We all know that some people, for genetic or other reasons, experience depression more frequently and deeply than normal. At the other end of the spectrum are people like U.S. Supreme Court Justice Sonia Sotomayor who, despite having experienced painful losses and disadvantages that would understandably depress a normal person, achieve success and a life of remarkable accomplishment.
She was born in the Bronx in 1954 to poor Puerto Rican parents who spoke only Spanish at home, and grew up in a South Bronx tenement and housing project where crime and drug use were common. At the age of 7, she was diagnosed with Type 1 diabetes, then thought likely to cause premature death, and learned to inject herself daily with insulin so she wouldn’t have to listen to her parents argue about who had to give her the shots. Her father was an alcoholic who died when she was 9-years-old, leaving her mother to raise her and a younger brother. Her mother, who had been an orphan herself, was emotionally distant and focused on survival for the family.
She was lucky to have had the emotional support of an extended family on her father’s side, particularly her grandmother. She was also fortunate that her mother had served in the Women’s Army Corps during World War II to escape Puerto Rico, and so spoke English better than most Puerto Ricans they knew. After her father died, her mother, understanding the importance of English, switched the family to speaking English at home, and later bought the Encyclopedia Britannica from a salesman for the children.
The future Supreme Court justice attended Catholic neighborhood schools where she learned the academic discipline that would make her class valedictorian. But she attributes her admission to Princeton on a full scholarship in 1972 to affirmative action, because her standardized test scores and literary and cultural knowledge did not compare to that of her Princeton classmates.
Sotomayor was a fast learner and a hard worker, as demonstrated by her graduating summa cum laude in 1976, a member of the Phi Beta Kappa honorary society for academic achievement, and the recipient of the top prize for undergraduates at Princeton based on grades and community involvement.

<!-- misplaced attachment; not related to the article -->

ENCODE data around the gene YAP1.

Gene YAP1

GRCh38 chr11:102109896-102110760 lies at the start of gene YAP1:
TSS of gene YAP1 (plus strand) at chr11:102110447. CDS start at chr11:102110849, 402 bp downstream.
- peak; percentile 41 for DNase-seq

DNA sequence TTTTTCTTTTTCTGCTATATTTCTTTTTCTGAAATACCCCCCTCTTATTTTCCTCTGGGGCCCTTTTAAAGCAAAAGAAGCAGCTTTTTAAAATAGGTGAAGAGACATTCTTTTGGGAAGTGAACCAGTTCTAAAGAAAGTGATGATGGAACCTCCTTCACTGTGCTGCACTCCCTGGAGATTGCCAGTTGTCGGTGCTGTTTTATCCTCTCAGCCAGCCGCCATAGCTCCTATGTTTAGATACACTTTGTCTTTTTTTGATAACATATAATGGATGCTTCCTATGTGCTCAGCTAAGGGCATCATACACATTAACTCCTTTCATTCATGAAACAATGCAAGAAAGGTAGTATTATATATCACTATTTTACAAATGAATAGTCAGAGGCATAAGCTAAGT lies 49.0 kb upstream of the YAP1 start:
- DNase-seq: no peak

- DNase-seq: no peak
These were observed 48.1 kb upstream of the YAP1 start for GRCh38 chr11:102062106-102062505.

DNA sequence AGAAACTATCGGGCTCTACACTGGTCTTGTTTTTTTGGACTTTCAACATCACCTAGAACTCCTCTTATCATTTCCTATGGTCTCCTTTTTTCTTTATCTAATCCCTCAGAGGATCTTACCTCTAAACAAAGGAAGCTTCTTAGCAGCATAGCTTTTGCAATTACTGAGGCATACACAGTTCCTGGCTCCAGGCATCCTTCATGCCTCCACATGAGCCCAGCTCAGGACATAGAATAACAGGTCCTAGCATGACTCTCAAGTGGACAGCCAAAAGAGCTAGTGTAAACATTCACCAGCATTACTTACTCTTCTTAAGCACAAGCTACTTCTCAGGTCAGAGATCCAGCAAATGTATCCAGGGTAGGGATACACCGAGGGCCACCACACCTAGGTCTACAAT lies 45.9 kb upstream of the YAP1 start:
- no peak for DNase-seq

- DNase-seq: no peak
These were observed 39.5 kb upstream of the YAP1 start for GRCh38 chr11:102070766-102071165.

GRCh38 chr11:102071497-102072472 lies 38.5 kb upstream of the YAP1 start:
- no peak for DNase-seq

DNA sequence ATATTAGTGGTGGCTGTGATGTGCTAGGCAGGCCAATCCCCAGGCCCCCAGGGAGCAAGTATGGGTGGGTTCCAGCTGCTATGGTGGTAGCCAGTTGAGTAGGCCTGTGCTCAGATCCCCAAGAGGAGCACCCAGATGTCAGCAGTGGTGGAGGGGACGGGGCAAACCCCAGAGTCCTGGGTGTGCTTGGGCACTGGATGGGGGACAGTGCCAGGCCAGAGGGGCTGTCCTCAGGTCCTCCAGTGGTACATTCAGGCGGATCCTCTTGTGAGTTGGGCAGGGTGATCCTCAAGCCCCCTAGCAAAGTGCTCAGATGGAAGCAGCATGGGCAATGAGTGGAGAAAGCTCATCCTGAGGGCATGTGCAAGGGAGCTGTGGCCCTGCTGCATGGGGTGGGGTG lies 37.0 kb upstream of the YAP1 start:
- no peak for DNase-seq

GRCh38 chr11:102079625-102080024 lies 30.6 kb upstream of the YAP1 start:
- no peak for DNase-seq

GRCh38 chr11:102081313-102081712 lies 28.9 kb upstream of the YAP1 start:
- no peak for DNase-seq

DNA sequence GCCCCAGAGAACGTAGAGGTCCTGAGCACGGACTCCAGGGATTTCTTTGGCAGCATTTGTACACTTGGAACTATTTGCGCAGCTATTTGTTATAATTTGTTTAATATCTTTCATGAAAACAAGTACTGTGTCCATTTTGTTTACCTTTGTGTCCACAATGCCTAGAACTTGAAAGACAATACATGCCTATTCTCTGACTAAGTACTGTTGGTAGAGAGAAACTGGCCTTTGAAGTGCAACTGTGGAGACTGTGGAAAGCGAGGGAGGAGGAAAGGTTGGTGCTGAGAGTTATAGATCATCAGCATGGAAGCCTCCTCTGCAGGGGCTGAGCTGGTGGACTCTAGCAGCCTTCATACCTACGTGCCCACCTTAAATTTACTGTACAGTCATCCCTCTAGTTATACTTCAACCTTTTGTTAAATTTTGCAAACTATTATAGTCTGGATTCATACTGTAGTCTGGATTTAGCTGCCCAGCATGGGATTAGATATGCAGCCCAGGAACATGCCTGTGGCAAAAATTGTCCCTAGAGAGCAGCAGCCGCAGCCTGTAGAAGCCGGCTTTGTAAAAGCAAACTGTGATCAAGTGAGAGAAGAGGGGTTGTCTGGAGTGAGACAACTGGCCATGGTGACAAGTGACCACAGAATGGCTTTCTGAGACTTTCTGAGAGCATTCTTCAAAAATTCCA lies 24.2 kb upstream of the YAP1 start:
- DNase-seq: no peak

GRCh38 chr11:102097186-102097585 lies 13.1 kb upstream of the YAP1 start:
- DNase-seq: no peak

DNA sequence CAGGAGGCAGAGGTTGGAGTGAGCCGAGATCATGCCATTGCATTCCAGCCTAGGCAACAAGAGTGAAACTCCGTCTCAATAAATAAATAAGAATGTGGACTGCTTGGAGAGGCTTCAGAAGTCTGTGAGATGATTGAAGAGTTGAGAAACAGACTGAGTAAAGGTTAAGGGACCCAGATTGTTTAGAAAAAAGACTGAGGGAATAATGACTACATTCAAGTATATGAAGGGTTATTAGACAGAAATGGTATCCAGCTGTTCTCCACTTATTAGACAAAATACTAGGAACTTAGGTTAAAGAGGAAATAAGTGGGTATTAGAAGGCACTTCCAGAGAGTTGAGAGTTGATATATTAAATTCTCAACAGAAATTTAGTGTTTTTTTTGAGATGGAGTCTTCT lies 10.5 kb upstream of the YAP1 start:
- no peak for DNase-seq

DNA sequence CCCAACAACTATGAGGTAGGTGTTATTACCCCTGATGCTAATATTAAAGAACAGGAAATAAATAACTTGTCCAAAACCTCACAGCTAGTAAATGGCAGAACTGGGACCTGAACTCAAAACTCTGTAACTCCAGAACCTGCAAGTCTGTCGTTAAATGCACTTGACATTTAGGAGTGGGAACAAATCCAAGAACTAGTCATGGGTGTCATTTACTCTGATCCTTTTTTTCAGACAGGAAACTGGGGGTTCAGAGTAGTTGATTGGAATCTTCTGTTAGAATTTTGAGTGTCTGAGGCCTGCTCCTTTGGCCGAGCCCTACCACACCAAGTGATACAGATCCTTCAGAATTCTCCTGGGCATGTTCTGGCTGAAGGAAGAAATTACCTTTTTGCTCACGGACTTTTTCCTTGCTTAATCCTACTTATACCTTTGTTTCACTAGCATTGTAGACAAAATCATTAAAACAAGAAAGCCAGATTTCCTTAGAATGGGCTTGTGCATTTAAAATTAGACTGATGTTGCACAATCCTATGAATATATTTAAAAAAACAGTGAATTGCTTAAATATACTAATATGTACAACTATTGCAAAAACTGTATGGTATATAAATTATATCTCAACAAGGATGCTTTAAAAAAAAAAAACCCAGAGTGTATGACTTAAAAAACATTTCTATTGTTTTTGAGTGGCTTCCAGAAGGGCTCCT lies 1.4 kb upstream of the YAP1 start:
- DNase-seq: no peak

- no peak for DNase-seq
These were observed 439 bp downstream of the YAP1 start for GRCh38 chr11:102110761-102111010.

Next came Yale Law School, from which she graduated in 1979. Her first job after law school was as a criminal prosecutor for the city and county of New York, where she successfully prosecuted some high profile criminal cases. In 1984 she switched to private practice with an intellectual property firm where she ended up with Italian corporate clients like Fendi and Ferrari.
All this is described in her 2013 memoir “My Beloved World” (“Mi mundo adorado” in Spanish), which I recently recommended for the reading list of prospective and admitted law students. The book is full of lots of interesting information on how Justice Sotomayor achieved professional success, negotiated the work/life balance, and positioned herself for the judicial appointments to which she always aspired.
Why do people write memoirs? Perhaps in the case of Justice Sotomayor, she wanted to explain who she really was, and why Presidents Bush, Clinton, and Obama, who appointed her to three successive levels of the federal judiciary, all made a good choice.
As should be expected of a lawyer of her accomplishment, she writes a very persuasive brief.
Jan Ting is a Professor of Law at Temple University’s Beasley School of Law and a former Assistant Commissioner for Refugees, Asylum and Parole, Immigration and Naturalization Service, U.S. Department of Justice. Jan can be reached at firstname.lastname@example.org